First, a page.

], which indicates the current output is depended on previous input events. It is similar to our algorithm where the current prediction of the position of ball’s arrival is based on 20 latest spikes received from SpiNNaker (Figure 4
). Prediction of the upcoming trajectory of a tracked object was done in an asynchronous fashion. The RNN gives both horizontal and vertical prediction, but our algorithm only focuses on horizontal information. The training set and the testing set of the RNN are recorded data, and its performance of real-time events has not been investigated.
The camera (DVS) used to capture the information of moving objects is of the neuromorphic type, which exploits data-driven, event-based updates—the same as SNNs. It generates inherently sparse data, which is important for low latency and energy-efficient applications. Compared to frame-based cameras, bandwidth and computational complexity are greatly reduced. Furthermore, DVS is much better for the task of object tracking since the static background does not generate data.
The motor control mechanism used in the developed system is PWM, and it can precisely place the robotic arm. Compared to the pulse-frequency-modulation (PFM) motor control for neuromorphic robotics [19
], PWM is in the standard library and does not require extra hardware. However, PFM has lower electromagnetic interferences and response latency at the expense of high-cost and complex design.
Although a relatively simple neural network model is used in this work, it is surprisingly efficient, as demonstrated in our YouTube video, as long as the incoming ball’s trajectories are not deliberately chosen to play on the weakness of the model, which is to change the ‘lanes’ of motion. The goalkeeper can only focus on one ball at the time, hence the accuracy will be reduced if more than one moving ball appear in the field of view of DVS simultaneously. However, this constraint is more due to the simplicity of the used SNN rather than being a hardware limitation. For further improvement of the robot for this task, an advanced SNN could be developed, based on, for example, the human ball-catching models.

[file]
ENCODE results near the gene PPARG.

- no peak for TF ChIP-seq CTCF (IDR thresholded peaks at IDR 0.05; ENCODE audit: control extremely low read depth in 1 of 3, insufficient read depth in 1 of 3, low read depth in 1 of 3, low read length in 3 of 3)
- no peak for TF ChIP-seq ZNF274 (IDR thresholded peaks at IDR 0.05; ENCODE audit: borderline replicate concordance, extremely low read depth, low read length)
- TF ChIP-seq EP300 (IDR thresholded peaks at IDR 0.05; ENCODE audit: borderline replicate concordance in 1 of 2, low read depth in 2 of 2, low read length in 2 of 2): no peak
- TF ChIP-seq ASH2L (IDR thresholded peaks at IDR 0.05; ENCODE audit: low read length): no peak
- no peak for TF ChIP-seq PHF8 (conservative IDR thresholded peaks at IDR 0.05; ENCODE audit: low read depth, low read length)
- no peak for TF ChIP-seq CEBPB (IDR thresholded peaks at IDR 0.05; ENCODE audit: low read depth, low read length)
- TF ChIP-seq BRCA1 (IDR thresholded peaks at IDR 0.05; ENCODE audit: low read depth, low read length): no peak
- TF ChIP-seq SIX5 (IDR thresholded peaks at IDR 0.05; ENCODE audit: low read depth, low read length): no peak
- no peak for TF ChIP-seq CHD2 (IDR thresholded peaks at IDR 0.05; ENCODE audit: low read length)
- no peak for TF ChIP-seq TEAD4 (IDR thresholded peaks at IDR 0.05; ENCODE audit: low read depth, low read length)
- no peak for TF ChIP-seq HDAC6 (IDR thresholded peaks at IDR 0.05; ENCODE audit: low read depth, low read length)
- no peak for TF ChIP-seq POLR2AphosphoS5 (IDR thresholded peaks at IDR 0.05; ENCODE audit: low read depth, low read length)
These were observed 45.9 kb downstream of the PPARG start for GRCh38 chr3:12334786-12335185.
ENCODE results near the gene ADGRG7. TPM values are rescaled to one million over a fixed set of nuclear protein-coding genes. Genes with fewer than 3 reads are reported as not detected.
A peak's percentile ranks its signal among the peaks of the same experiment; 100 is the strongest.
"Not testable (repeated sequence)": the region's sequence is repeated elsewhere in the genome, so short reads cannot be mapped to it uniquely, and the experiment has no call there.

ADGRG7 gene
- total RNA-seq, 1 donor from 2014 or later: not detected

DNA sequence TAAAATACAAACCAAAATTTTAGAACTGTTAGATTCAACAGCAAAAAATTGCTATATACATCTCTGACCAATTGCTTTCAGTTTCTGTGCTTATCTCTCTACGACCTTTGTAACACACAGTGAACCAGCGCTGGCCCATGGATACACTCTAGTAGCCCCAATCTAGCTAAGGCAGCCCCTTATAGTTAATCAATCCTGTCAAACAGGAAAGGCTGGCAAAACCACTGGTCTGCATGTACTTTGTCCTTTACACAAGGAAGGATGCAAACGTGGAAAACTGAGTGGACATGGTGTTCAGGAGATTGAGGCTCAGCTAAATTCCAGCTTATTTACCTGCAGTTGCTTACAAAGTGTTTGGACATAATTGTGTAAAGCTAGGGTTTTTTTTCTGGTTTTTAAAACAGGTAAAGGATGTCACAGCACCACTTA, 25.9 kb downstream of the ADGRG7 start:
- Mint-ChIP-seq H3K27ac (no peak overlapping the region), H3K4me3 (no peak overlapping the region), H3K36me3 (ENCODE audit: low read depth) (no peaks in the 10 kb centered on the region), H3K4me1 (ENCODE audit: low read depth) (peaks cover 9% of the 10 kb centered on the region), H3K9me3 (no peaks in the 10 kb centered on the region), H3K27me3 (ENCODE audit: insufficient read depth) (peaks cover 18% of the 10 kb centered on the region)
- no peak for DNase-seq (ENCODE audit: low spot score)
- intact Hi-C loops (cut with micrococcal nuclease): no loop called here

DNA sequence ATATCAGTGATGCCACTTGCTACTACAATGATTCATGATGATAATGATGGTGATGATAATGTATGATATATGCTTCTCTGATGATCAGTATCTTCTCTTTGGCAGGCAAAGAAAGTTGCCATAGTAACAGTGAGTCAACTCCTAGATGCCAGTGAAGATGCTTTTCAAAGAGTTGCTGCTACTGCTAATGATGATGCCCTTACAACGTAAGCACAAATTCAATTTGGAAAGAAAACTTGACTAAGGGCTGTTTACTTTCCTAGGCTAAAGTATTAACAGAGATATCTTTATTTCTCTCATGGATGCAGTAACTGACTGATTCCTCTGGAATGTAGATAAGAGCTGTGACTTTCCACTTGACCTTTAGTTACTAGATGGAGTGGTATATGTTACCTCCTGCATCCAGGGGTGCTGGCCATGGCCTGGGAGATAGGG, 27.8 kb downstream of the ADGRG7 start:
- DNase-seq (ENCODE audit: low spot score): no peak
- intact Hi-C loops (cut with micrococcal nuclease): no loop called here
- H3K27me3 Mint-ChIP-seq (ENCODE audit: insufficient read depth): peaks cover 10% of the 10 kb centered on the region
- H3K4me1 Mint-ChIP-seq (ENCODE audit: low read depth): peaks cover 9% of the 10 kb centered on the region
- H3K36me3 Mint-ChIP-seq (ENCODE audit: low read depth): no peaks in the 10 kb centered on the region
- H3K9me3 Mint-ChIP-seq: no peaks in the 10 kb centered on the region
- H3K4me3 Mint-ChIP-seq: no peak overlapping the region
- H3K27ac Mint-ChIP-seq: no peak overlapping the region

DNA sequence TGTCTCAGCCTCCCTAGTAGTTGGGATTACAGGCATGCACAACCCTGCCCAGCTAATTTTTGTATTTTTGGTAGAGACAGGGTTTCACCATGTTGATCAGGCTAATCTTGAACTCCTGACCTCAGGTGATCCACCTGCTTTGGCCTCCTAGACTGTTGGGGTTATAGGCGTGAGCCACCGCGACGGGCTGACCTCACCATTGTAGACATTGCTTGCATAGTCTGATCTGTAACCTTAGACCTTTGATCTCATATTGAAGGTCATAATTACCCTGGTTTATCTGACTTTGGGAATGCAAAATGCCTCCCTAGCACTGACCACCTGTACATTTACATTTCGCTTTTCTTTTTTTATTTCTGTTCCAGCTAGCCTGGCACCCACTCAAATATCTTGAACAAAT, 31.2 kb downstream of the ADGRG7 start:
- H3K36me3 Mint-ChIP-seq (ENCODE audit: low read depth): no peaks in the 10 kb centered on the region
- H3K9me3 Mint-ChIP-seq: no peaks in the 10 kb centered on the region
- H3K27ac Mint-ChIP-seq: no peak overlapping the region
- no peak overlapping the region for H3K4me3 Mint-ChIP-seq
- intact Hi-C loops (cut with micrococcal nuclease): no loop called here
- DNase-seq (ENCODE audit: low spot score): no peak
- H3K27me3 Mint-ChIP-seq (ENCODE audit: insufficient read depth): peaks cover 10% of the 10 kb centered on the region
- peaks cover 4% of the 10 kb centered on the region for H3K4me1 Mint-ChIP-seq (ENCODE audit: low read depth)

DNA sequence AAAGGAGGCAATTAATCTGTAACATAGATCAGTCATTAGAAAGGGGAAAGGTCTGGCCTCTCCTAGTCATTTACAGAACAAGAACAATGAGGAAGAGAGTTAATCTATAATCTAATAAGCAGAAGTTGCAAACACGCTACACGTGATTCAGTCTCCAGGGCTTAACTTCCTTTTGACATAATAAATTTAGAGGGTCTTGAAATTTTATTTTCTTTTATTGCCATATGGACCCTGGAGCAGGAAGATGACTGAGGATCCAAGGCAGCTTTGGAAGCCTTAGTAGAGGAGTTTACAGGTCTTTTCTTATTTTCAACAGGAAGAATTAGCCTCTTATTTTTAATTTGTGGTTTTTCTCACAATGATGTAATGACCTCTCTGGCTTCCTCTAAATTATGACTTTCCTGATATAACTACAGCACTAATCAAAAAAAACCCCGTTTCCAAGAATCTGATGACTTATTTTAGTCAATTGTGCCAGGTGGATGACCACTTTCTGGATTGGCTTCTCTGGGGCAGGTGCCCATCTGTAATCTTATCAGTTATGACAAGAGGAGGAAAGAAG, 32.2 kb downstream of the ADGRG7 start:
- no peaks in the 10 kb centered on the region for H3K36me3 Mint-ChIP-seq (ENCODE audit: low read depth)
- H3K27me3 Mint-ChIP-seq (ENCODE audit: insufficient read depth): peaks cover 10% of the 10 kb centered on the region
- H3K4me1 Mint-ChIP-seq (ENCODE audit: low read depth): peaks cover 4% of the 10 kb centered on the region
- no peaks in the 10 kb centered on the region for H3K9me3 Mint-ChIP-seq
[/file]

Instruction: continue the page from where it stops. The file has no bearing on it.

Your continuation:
Another possible limitation of our SNN and potentially use of a DVS in general is the situation when the background is changing. In that case the number of events will increase rapidly what might overload the capacity of the microcontroller to handle them, and also to force all pixels to spike almost simultaneously after post-processing and resolution reduction. Some moderate change of the background including some other small objects moving in the field of view or some noise is currently eliminated by adjusting the spiking threshold in the DVS, as well as with our post-processing of events (decision when a super-pixel spikes) and our algorithm (Figure 4
) which sets a minimum threshold in the number of spikes in the output layer for making the decision about where to move the goalkeeper.